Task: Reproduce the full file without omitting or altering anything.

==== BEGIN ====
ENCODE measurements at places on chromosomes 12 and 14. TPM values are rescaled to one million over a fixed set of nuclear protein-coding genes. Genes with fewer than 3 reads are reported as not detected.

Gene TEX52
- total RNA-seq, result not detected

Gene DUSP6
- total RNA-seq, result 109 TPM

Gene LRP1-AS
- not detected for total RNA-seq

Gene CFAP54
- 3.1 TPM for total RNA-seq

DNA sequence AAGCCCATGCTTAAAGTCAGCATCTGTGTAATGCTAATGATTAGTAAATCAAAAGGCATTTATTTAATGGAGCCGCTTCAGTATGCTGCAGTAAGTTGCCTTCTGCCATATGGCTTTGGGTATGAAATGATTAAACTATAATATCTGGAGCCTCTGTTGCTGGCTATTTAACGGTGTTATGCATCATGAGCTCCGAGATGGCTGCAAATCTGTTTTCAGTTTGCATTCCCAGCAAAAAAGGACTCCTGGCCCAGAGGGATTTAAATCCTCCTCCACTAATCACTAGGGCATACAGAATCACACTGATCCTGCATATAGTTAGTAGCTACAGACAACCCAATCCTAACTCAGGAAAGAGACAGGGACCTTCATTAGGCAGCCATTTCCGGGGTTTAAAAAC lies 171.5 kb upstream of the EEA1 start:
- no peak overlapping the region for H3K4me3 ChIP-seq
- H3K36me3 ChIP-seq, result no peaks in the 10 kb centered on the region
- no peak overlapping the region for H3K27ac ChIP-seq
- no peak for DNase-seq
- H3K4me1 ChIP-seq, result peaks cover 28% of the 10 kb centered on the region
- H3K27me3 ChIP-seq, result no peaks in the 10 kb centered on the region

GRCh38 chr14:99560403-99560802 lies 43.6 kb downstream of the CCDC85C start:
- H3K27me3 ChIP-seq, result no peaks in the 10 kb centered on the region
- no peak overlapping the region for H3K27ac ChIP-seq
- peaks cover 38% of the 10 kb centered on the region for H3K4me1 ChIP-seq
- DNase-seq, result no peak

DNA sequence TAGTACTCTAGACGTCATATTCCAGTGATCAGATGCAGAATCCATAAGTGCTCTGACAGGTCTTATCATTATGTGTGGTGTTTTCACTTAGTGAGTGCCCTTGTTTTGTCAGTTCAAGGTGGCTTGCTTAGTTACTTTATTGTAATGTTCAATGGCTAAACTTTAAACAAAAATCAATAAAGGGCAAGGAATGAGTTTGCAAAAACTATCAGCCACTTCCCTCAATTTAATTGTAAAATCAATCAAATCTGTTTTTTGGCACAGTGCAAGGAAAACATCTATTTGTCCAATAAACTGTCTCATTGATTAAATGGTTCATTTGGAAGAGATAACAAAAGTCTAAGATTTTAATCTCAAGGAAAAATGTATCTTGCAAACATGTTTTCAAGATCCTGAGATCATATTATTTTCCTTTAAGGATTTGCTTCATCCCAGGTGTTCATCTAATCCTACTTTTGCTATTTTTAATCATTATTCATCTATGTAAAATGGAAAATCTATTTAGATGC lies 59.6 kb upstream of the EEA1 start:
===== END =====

ENCODE measurements at places on chromosomes 12 and 14. TPM values are rescaled to one million over a fixed set of nuclear protein-coding genes. Genes with fewer than 3 reads are reported as not detected.

Gene TEX52
- total RNA-seq, result not detected

Gene DUSP6
- total RNA-seq, result 109 TPM

Gene LRP1-AS
- not detected for total RNA-seq

Gene CFAP54
- 3.1 TPM for total RNA-seq

DNA sequence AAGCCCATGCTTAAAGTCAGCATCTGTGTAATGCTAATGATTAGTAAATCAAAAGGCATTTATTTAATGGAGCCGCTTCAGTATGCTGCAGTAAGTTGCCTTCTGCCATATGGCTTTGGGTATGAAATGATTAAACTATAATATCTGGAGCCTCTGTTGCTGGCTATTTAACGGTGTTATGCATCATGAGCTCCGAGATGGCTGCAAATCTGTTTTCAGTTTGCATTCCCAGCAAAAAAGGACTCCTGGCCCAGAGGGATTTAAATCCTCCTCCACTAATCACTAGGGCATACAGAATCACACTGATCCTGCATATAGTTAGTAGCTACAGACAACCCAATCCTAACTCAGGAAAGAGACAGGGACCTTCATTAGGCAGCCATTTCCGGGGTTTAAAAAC lies 171.5 kb upstream of the EEA1 start:
- no peak overlapping the region for H3K4me3 ChIP-seq
- H3K36me3 ChIP-seq, result no peaks in the 10 kb centered on the region
- no peak overlapping the region for H3K27ac ChIP-seq
- no peak for DNase-seq
- H3K4me1 ChIP-seq, result peaks cover 28% of the 10 kb centered on the region
- H3K27me3 ChIP-seq, result no peaks in the 10 kb centered on the region

GRCh38 chr14:99560403-99560802 lies 43.6 kb downstream of the CCDC85C start:
- H3K27me3 ChIP-seq, result no peaks in the 10 kb centered on the region
- no peak overlapping the region for H3K27ac ChIP-seq
- peaks cover 38% of the 10 kb centered on the region for H3K4me1 ChIP-seq
- DNase-seq, result no peak

DNA sequence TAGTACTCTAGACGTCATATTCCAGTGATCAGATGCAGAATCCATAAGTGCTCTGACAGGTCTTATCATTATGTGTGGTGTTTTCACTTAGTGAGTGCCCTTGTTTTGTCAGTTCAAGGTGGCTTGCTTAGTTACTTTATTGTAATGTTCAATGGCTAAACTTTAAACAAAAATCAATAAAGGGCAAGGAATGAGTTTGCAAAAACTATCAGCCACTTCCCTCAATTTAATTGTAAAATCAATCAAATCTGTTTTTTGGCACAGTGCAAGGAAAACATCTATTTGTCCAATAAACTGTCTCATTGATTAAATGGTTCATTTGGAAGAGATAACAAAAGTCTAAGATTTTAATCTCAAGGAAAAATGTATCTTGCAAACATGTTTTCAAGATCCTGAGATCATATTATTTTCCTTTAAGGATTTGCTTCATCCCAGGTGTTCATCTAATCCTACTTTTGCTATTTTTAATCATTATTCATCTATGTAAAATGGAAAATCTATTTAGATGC lies 59.6 kb upstream of the EEA1 start: